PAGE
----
Although useful, a risk analysis based on this type of data has limitations. Aggregation at the sectoral level can mask important vulnerabilities at the entity level. Some risks, such as fire sale and run risks, cannot be easily quantified, nor can some risks associated with the environment in which shadow banks operate (such as the extent of regulation and supervision and the availability of backstops). Moreover, risk scores of individual sectors may underestimate both interdependence among shadow banking entities and exposure to common factors, which can result in sudden and dispro-portional deterioration of these entities’ balance sheets (Box 2.1 and the section “Systemic Risk and Distress Dependence” address some of these issues through the use of market prices). Nevertheless, despite its limitations, this level of analysis may be a useful starting point for assessing the magnitude of risks posed by shadow banking entities and for tracking their evolution over time.
A look at some key shadow banking sectors for major advanced economies supports the notion that a granular examination is required to assess risks (Figure 2.10). Even this relatively simple scoring method reveals significant variations in risk dimensions across activities. Moreover, as highlighted earlier, similar types of activities carry different types of risks across countries and over time. For example, euro area MMFs seem to be more directly connected with banks and have longer-maturity and less-liquid assets than their U.S. and Japanese counterparts.
Figure 2.10.Shadow Banking Risks in the Euro Area, the United States, and Japan
Sources: European Central Bank; Federal Reserve; Bank of Japan; Haver Analytics; SNL Financial; and IMF staff estimates.
Note: This figure shows metrics of various sources of risk across shadow banking sectors. Longer bars indicate greater risk. Maturity risk = long-term assets to total assets; Liquidity risk = 1 minus liquid assets to total assets; Credit risk = loans to assets; Leverage = asset/equity multiplier; Interconnectedness = holdings of bank debt and loans to total assets; Size = ratio of sector’s assets to GDP; MMF = money market mutual fund; REITs = real estate investment trusts. For U.S. funds and securitization vehicles (asset-backed securities issuers) and for Japanese shadow banking entities, some assumptions were made regarding asset liquidity and maturity, due to lack of disaggregated data. In the United States, “other funds” refers to non-MMF (open-end) mutual funds.
In the euro area and the United States, traditionally less risky activities have been growing the fastest since 2009, but to some extent, they are taking on more liquidity risk. In the euro area, bond, mixed, and other funds grew strongly, whereas securitization and the size of MMFs fell (see Figure 2.10). These funds tend to be exposed to some liquidity and maturity risk but score low on other risk dimensions. At least in the euro area, however, bond funds now tend to hold less-liquid and longer-maturity assets than five years ago. Similarly, in the United States, investment funds—which entail some maturity risk, but do not display high risk scores in other areas—have been the fastest-growing form of shadow banking, expanding from 35 percent to 70 percent of GDP. Their aggregate risk profile has, however, not changed markedly. A caveat to this is that the breakdown between different types of non-MMF funds is not available for the United States, where “other funds” also include equity funds. Chapter 1 highlights the rising asset flows into mutual funds focused on less liquid high-yield fixed-income assets, which can only partially be captured with the type of data examined here.22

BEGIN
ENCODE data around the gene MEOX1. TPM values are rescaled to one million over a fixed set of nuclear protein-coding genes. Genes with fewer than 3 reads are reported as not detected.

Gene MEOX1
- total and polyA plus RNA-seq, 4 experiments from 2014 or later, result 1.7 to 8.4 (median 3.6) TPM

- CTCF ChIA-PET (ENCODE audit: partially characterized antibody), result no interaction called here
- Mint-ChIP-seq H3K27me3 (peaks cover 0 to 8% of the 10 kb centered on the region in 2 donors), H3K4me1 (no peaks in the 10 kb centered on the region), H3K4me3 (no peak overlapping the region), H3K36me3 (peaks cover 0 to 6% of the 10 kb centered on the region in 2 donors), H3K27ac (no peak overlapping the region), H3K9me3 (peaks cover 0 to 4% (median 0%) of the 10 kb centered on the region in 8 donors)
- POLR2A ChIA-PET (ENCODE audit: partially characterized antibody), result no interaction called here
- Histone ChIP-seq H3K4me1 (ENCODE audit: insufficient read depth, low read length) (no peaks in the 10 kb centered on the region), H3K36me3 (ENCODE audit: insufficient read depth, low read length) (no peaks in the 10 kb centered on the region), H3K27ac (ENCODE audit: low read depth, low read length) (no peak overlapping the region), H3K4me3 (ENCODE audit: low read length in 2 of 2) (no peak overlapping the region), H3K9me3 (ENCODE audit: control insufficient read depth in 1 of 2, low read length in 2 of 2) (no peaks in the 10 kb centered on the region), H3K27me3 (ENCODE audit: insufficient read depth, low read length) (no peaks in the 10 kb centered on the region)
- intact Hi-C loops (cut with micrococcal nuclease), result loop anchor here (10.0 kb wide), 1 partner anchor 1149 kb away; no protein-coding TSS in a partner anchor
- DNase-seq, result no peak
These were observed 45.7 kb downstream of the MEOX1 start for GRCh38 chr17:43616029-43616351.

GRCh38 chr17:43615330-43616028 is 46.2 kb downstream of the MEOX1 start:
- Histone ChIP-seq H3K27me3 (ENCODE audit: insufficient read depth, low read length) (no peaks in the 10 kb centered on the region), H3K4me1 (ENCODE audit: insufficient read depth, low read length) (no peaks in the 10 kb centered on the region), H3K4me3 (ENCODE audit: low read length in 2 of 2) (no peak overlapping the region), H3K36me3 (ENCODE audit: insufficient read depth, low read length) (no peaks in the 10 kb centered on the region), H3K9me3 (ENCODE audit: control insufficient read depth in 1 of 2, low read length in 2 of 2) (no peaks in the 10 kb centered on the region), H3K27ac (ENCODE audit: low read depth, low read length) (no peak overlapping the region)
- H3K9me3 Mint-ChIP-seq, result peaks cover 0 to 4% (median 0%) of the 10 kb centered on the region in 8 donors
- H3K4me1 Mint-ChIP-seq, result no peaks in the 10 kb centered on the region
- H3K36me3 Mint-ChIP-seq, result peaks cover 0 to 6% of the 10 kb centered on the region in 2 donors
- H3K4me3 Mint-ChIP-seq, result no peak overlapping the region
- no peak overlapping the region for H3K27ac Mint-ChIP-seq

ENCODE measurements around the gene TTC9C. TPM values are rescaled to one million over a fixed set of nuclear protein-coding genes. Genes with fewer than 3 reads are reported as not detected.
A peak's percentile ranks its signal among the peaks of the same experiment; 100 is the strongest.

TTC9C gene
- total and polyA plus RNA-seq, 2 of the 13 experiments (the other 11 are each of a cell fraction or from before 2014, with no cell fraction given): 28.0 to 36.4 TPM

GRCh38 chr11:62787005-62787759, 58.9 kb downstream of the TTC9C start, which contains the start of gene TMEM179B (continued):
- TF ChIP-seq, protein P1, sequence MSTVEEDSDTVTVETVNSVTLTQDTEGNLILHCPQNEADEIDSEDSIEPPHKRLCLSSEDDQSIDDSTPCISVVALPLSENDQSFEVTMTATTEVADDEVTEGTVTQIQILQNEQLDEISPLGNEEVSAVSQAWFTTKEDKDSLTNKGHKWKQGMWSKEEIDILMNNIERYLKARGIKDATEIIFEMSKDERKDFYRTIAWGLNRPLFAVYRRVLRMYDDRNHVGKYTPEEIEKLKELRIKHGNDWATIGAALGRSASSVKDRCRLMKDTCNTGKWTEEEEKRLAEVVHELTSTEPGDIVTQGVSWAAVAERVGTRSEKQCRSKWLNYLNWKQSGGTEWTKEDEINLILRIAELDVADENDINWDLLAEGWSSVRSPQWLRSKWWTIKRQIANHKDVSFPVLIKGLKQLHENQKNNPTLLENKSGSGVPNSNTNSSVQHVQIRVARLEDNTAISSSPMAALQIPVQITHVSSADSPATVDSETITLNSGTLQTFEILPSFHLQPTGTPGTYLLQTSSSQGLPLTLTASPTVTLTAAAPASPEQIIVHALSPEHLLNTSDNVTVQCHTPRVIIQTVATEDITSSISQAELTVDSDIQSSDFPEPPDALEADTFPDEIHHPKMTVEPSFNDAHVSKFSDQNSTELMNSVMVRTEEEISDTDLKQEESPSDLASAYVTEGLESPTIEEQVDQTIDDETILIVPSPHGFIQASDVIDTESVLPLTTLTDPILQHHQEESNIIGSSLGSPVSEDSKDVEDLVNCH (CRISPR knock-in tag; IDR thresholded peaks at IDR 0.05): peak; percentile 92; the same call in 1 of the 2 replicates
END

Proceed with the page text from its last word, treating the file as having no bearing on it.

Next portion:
In Japan, broker/dealers (which show relatively high exposure to credit risk and leverage) gained market share. They grew from 25 percent to 31 percent of GDP, mainly because of higher repo holdings related to their market-making activity in Japanese government bonds (JGBs), while other shadow activities either declined or remained relatively small. Compared with U.S. broker/ dealers, their Japanese counterparts appear to have higher (albeit falling) leverage and higher credit risk (but lower liquidity risk), but credit exposures pertain mainly to short-term loans and repos collateralized by JGBs. Other shadow banking entities do not seem to be systemically important in terms of size, although on certain risk dimensions they have relatively high scores (for example, finance companies on credit and liquidity risk, and securitization on interconnectedness).
Data limitations prevent computing similar risk scores for many (new) shadow banking activities, although this would be useful for monitoring purposes. So far, data are generally lacking to systematically monitor new, or even a range of existing, shadow banking activities and entities in most countries along these lines. Box 2.2 provides a qualitative discussion of some recent shadow banking developments around the world, together with a qualitative risk assessment.